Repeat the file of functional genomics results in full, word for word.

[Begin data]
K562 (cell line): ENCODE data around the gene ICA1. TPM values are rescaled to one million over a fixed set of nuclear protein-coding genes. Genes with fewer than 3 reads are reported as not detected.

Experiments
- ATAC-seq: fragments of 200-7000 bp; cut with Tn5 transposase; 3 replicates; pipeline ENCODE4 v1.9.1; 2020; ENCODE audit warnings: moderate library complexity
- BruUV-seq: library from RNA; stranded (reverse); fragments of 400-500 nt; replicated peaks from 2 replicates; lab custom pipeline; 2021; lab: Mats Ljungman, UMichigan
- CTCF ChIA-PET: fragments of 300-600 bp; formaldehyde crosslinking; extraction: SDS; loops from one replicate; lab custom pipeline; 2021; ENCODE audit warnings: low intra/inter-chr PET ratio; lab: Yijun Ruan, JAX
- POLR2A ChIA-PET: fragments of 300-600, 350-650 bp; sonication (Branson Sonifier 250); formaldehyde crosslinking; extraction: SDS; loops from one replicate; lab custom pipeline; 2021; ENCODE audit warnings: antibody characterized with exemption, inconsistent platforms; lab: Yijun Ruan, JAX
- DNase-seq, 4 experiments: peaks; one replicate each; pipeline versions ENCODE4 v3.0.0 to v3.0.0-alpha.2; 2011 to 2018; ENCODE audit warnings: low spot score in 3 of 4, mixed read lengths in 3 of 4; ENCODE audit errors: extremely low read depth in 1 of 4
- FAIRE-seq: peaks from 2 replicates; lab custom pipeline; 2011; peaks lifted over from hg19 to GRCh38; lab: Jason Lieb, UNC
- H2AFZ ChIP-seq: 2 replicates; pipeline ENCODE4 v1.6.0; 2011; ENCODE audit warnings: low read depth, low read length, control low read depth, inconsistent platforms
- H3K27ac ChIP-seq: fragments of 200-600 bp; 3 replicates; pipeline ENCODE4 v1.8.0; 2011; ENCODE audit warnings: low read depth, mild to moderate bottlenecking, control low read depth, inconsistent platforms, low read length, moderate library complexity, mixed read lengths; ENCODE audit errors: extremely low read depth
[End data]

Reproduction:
K562 (cell line): ENCODE data around the gene ICA1. TPM values are rescaled to one million over a fixed set of nuclear protein-coding genes. Genes with fewer than 3 reads are reported as not detected.

Experiments
- ATAC-seq: fragments of 200-7000 bp; cut with Tn5 transposase; 3 replicates; pipeline ENCODE4 v1.9.1; 2020; ENCODE audit warnings: moderate library complexity
- BruUV-seq: library from RNA; stranded (reverse); fragments of 400-500 nt; replicated peaks from 2 replicates; lab custom pipeline; 2021; lab: Mats Ljungman, UMichigan
- CTCF ChIA-PET: fragments of 300-600 bp; formaldehyde crosslinking; extraction: SDS; loops from one replicate; lab custom pipeline; 2021; ENCODE audit warnings: low intra/inter-chr PET ratio; lab: Yijun Ruan, JAX
- POLR2A ChIA-PET: fragments of 300-600, 350-650 bp; sonication (Branson Sonifier 250); formaldehyde crosslinking; extraction: SDS; loops from one replicate; lab custom pipeline; 2021; ENCODE audit warnings: antibody characterized with exemption, inconsistent platforms; lab: Yijun Ruan, JAX
- DNase-seq, 4 experiments: peaks; one replicate each; pipeline versions ENCODE4 v3.0.0 to v3.0.0-alpha.2; 2011 to 2018; ENCODE audit warnings: low spot score in 3 of 4, mixed read lengths in 3 of 4; ENCODE audit errors: extremely low read depth in 1 of 4
- FAIRE-seq: peaks from 2 replicates; lab custom pipeline; 2011; peaks lifted over from hg19 to GRCh38; lab: Jason Lieb, UNC
- H2AFZ ChIP-seq: 2 replicates; pipeline ENCODE4 v1.6.0; 2011; ENCODE audit warnings: low read depth, low read length, control low read depth, inconsistent platforms
- H3K27ac ChIP-seq: fragments of 200-600 bp; 3 replicates; pipeline ENCODE4 v1.8.0; 2011; ENCODE audit warnings: low read depth, mild to moderate bottlenecking, control low read depth, inconsistent platforms, low read length, moderate library complexity, mixed read lengths; ENCODE audit errors: extremely low read depth